Some patients may not see favorable results with conservative treatments, and may require surgery to alleviate pain and restore joint functioning. In these cases, arthroscopic surgery is typically recommended for its minimally invasive benefits, including:

  • Less post-operative downtime
  • Less blood loss during surgery
  • Less noticeable, more aesthetic scarring
  • Quicker return to previous levels of activity

Because of the benefits of minimally invasive surgery, patients are often able to return home the day of surgery, and many return to the playing field within a number of weeks.

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4. What are the most common reasons patients visit an orthopaedic surgeon?

Sports injuries (including ACL, meniscus, and rotator cuff tears and tennis elbow mentioned previously) are some of the most common conditions orthopaedic doctors treat. Additionally, arthritis affects approximately 50 million Americans, or one in every five adults. Arthritis can arise from previous orthopaedic problems, and causes significant pain and immobility when left untreated. Patients with joint pain are urged to speak schedule an appointment with Dr. Meszaros, as more benign injuries can later develop into painful arthritic degeneration.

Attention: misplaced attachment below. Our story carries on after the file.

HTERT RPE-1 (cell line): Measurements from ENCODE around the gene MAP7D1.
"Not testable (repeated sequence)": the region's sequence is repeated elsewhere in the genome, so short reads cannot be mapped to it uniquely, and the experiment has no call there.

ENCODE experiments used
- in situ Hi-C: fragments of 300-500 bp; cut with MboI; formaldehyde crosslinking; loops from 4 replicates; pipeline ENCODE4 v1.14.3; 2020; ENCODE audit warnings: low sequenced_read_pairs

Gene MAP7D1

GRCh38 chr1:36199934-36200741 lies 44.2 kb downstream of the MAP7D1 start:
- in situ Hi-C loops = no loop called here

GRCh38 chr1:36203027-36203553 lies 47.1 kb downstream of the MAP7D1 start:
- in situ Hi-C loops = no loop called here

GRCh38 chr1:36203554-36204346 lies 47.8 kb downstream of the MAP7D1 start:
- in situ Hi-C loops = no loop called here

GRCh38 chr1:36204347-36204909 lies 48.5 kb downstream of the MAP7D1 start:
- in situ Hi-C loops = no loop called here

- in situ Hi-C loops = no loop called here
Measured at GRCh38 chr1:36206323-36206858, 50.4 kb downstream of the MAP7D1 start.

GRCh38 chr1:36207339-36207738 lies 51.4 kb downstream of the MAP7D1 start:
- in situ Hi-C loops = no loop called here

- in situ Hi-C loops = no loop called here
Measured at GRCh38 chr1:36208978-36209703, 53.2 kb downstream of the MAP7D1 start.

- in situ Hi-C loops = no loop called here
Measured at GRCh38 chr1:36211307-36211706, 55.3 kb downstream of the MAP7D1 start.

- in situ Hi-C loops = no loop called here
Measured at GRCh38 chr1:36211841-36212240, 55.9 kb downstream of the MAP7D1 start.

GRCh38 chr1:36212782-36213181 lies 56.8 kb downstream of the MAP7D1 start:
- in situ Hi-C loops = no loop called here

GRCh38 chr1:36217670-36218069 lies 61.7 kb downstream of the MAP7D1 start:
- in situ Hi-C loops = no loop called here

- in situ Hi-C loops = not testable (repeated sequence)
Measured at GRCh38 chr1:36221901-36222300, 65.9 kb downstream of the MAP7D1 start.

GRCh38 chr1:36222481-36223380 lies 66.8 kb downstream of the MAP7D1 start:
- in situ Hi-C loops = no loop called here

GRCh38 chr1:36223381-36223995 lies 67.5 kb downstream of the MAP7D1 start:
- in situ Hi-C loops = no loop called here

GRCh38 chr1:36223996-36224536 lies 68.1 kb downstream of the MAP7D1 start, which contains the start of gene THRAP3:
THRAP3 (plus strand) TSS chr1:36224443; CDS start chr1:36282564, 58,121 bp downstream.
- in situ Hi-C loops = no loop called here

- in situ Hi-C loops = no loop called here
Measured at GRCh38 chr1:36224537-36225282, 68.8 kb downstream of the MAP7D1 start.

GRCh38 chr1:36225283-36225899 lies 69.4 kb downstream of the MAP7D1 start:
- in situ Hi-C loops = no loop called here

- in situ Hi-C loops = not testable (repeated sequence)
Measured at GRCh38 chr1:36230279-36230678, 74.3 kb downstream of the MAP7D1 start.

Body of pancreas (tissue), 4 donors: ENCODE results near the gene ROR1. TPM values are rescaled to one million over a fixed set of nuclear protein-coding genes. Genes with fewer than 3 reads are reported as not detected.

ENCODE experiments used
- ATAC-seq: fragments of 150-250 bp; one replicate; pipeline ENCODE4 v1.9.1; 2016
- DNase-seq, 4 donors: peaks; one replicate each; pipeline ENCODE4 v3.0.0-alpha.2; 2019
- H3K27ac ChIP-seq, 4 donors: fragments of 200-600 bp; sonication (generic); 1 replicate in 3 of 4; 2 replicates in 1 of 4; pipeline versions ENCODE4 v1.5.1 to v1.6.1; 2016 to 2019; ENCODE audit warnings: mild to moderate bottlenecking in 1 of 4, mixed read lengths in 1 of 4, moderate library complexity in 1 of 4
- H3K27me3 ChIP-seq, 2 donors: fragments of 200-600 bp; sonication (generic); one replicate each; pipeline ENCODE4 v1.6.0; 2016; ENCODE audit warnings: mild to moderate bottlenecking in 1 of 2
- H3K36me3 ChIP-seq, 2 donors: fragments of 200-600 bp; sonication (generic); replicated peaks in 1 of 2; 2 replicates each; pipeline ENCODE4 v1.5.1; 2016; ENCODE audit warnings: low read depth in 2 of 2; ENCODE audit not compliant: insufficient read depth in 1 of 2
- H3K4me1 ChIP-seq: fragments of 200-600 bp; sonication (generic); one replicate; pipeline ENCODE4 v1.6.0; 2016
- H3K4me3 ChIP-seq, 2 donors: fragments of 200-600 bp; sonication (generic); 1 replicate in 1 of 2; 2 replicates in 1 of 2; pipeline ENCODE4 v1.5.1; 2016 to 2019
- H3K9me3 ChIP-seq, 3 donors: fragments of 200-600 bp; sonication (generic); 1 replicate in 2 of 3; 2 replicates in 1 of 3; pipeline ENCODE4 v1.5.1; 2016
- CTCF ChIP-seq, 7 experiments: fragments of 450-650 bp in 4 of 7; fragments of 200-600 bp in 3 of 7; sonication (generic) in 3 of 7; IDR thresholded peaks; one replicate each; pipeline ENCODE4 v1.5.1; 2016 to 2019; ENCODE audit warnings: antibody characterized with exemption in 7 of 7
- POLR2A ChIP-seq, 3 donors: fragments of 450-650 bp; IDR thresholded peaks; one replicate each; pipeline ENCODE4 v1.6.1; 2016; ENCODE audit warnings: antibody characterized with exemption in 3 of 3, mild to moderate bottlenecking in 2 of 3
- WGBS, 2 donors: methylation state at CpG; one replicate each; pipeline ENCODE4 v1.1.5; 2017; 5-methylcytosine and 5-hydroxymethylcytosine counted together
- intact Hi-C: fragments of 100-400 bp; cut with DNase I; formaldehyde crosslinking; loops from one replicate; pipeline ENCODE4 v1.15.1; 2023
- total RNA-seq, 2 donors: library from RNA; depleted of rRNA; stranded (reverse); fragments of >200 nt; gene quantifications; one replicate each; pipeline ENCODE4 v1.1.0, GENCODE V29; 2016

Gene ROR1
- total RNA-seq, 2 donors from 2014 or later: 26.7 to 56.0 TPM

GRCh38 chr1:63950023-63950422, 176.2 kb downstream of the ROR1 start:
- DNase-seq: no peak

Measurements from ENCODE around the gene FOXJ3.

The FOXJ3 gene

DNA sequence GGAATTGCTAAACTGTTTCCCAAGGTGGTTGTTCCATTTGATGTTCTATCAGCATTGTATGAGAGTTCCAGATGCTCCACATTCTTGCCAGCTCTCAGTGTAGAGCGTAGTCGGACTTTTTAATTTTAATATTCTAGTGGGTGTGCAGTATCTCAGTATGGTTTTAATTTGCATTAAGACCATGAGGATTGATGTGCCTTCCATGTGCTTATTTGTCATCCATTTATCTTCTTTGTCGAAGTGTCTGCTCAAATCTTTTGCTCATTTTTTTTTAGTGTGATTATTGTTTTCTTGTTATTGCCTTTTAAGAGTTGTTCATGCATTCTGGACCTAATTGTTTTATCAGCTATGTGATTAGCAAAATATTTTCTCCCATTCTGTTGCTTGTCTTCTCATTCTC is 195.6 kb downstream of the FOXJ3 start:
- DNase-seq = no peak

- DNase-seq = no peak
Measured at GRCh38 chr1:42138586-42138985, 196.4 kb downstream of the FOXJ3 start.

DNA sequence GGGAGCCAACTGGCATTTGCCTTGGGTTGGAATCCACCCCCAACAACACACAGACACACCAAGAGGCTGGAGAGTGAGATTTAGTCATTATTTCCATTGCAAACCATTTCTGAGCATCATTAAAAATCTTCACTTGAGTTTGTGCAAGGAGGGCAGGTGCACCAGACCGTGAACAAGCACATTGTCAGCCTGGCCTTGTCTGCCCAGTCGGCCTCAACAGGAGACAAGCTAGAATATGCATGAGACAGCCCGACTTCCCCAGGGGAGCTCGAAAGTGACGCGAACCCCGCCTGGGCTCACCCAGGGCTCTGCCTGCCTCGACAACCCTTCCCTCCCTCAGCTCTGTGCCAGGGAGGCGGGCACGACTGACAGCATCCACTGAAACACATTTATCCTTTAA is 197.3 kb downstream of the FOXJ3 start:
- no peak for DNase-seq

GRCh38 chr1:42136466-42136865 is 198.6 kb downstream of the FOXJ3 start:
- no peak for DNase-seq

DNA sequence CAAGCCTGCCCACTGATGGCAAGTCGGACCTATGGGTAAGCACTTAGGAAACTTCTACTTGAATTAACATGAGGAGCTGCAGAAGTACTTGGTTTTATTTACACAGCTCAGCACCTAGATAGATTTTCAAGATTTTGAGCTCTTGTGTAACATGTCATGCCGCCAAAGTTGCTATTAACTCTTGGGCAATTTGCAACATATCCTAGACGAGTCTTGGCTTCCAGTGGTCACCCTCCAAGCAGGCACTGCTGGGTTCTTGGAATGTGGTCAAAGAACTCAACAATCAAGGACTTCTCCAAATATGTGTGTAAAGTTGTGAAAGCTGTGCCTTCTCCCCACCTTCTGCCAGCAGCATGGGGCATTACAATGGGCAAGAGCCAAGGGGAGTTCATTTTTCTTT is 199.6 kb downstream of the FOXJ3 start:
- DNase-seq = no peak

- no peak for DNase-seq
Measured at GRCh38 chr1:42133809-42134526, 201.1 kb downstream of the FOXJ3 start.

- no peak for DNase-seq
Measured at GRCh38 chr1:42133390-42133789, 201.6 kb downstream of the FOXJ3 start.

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5. What are Dr. Meszaros' orthopaedic specialties?

Dr. Meszaros is a Board-certified orthopaedic surgeon with subspecialty training in Sports Medicine. Throughout his training and career, Dr. Meszaros has been involved in the care of many high-profile sports teams, including the Chicago Cubs, the Chicago Bears, the San Diego Padres, and many high school football teams. Dr. Meszaros specializes in shoulder and knee injuries, though he also treats most sports-related injuries of the hand, wrist, elbow, hip, and ankle. To speak with Dr. Meszaros about joint pain treatment, schedule an appointment at his offices in Gilbert, AZ for an orthopaedic consultation.